Georgetown’s “Premier Plan” health insurance is mandatory for all full-time students. That would be a burden if it weren’t for the fact that Georgetown allows students to apply for a waiver so long as the student has a health insurance policy that meets a few basic coverage requirements. Further, Georgetown openly encourages its students to read the list of Exclusions and Limitations before signing up for the student plan.

Fluke and other students could have shopped around for a competitive policy that did cover contraception and waived their Georgetown-mandated insurance policy. The fact that they didn’t means that they willingly accepted the terms of the insurance policy offered by Georgetown – a basic contract that any law student should understand.

The students were not trapped by some mandated system as she would have us all believe. It is still possible in the United States for employees to chuck their employer-provided coverage and seek alternative private policies in a similar fashion – at least, it was before the ACA changed the insurance market.  In a few years, it will become much harder to do so.

Without insurance coverage, contraception, as you know, can cost a woman over $3,000 during law school. For a lot of students who, like me, are on public interest scholarships, that’s practically an entire summer’s salary. 40% of the female students at Georgetown Law reported to us that they struggle financially as a result of this policy.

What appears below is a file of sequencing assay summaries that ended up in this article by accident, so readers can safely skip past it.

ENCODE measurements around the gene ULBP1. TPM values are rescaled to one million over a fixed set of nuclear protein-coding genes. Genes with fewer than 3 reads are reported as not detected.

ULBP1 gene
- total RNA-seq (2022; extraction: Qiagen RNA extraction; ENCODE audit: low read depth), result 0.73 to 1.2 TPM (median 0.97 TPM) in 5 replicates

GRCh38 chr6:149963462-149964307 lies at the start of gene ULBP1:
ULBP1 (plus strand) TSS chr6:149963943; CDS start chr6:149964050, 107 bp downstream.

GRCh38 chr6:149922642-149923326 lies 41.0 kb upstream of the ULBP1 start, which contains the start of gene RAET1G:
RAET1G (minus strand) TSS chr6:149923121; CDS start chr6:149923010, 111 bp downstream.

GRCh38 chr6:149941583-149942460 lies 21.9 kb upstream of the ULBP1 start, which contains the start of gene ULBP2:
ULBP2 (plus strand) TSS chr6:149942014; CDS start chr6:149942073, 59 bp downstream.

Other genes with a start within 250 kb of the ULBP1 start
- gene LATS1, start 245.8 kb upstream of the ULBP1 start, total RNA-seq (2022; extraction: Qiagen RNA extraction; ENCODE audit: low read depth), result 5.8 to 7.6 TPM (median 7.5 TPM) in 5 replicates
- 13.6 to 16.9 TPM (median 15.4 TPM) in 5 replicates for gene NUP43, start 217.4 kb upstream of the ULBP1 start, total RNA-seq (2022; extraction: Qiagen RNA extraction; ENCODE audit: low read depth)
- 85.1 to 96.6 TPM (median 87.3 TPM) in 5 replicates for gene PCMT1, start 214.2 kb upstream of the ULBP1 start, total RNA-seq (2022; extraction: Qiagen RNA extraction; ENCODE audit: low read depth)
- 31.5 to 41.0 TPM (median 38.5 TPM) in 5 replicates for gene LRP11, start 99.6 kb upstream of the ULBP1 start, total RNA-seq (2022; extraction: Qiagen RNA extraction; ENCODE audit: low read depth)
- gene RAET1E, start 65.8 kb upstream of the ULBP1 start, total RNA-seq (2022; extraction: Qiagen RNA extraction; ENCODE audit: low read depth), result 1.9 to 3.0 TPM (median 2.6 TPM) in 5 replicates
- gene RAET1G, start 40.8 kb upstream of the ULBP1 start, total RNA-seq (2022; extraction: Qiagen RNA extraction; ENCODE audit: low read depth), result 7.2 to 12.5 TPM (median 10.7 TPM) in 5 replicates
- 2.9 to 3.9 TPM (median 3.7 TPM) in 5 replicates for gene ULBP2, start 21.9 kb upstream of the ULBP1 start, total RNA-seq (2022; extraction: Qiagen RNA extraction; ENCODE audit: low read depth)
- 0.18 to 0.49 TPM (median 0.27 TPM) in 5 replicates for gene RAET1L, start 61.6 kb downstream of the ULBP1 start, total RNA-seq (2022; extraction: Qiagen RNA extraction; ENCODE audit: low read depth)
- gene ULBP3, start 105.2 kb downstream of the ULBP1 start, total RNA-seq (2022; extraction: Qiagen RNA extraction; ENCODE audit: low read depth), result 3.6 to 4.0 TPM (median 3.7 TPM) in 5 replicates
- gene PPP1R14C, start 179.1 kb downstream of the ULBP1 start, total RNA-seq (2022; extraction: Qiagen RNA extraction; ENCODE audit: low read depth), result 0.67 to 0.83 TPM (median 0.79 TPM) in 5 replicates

I don’t know where Ms. Fluke and her fellow students get their contraception, but I think they’re being scammed.

The masters of family planning at Planned Parenthood provide a great deal of information on a wide range of contraceptive methods. The most expensive methods of birth control per year found on their website, the NuvaRing and the Ortho Evra patch, cost a maximum of $80 a month – roughly $960 per year. Those do get close to the $3000 mark over three years, but remember that this is the maximum price – both those products are available at much lower rates if one takes the time to shop effectively.